Several related ball return devices have been invented, specifically: U.S. Pat. Nos. 4,869,502 to Wares, 4,786,371 to Postol, 4,714,248 to Koss; 4,579,339 to Grimm; 3,917,263 to Wiley; 3,814,421 to Spier, Jr., 3,233,896 to King and 1,765,269 to Hatley. These devices are categorized by retrieving and returning only basketballs having passed through the goal. Therefore, unproductive and disruptive time is spent rebounding missed shots. Also, the ball returning effectiveness of these devices would be seriously hampered by use with other than a standard height goal. U.S. Pat. No. 4,579,340 to Jenkins, et al., is another device that returns only successful shots and by structure, is functional primarily with goals fixed at the normal playing height.
In this discussion of prior art, it is evident that prior to the present invention, none of the ball retrieval devices mentioned herein specifically relates to or references the adaptability to adjustable height basketball goals. The need still remains for a simple, truly portable basketball return device that is acceptable and useful to a majority of basketball players, regardless of age or stature.
Accordingly, several objects and advantages of the present invention are:
(a) to provide an improved basketball freethrow return device that is superior to those cited as prior art;
(b) to provide a basketball freethrow return device having a ball collection means capable of retrieving most basketballs whether or not the ball passes through the goal;
(c) to provide a basketball freethrow return device having an extensible and retractable chute to channel the basketball from the collection means and return the ball towards the player standing at or near the free-throw line;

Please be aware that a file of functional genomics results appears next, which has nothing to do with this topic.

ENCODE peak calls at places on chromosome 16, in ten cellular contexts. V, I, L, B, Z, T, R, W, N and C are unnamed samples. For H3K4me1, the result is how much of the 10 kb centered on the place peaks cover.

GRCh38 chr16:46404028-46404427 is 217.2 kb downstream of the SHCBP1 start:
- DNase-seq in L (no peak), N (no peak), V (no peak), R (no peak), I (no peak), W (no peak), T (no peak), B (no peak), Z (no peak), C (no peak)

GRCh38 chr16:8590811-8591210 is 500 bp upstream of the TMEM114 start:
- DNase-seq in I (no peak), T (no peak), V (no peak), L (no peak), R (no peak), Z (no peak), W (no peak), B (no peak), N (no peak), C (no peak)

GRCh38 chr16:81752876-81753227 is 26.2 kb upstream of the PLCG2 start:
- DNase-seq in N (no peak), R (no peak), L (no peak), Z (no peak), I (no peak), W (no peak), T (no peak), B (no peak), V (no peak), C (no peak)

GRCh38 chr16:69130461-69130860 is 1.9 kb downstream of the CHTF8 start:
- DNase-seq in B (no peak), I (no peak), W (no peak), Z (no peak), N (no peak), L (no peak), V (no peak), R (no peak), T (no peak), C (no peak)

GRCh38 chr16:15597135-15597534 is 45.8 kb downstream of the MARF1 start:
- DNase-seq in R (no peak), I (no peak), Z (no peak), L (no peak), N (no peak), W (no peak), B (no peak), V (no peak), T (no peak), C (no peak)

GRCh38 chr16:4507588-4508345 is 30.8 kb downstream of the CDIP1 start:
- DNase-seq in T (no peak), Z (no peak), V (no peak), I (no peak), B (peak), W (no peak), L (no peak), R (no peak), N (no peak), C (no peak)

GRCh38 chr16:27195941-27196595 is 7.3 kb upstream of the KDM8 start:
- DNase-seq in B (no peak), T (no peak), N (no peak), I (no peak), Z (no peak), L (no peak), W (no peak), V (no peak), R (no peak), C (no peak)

(d) to provide a basketball freethrow return device having a selectively adjustable, vertically extensible and collapsable lifting means for raising and lowering the collection means and chute to receive the basket;
(e) to provide a basketball freethrow return device adaptable to basketball goals fixed at the normal regulation playing height and goals fixed at a distance considerably lower than the regulation playing height;
(f) to provide a basketball freethrow return device that functions independent of the goal, backboard, standard or wall;
(g) to provide a basketball freethrow return device that is suitable for indoor and outdoor use;
(h) to provide a basketball freethrow return device that is simple and lightweight for ease of use;
(i) to provide a basketball freethrow return device with retractable, foldable and collapsable features for convenient storage;
(j) to provide a basketball freethrow return device generally suitable for use by basketball players of almost any age or stature desiring to improve free throw shooting accuracy.
Further objects and advantages of the present invention will become apparent from a consideration of the ensuing description and drawings.
FIG. 1 shows a perspective view of the basketball freethrow return device in its operative association with a basketball goal, backboard and standard;
FIG. 2 is partial sectional side view of the device taken along line 2--2 of FIG. 1;
FIG. 3 is a perspective view of the lifting element of the device shown in FIG. 1;
FIG. 4 is an exploded fragmentary view of a pivot connection used in the assembly of the lifting element as disclosed in FIG. 3;
FIG. 5 is a perspective view of the floor engaging elements of the device shown in FIG. 1, with associated fragments of the lifting element;
FIG. 6 is a fragmental view of the floor engaging elements showing details of the cable drive element of the device as first disclosed in FIG. 1;
FIG. 7 is a perspective view of the device first disclosed in FIG. 1, in its completely folded, retracted and collapsed storage position.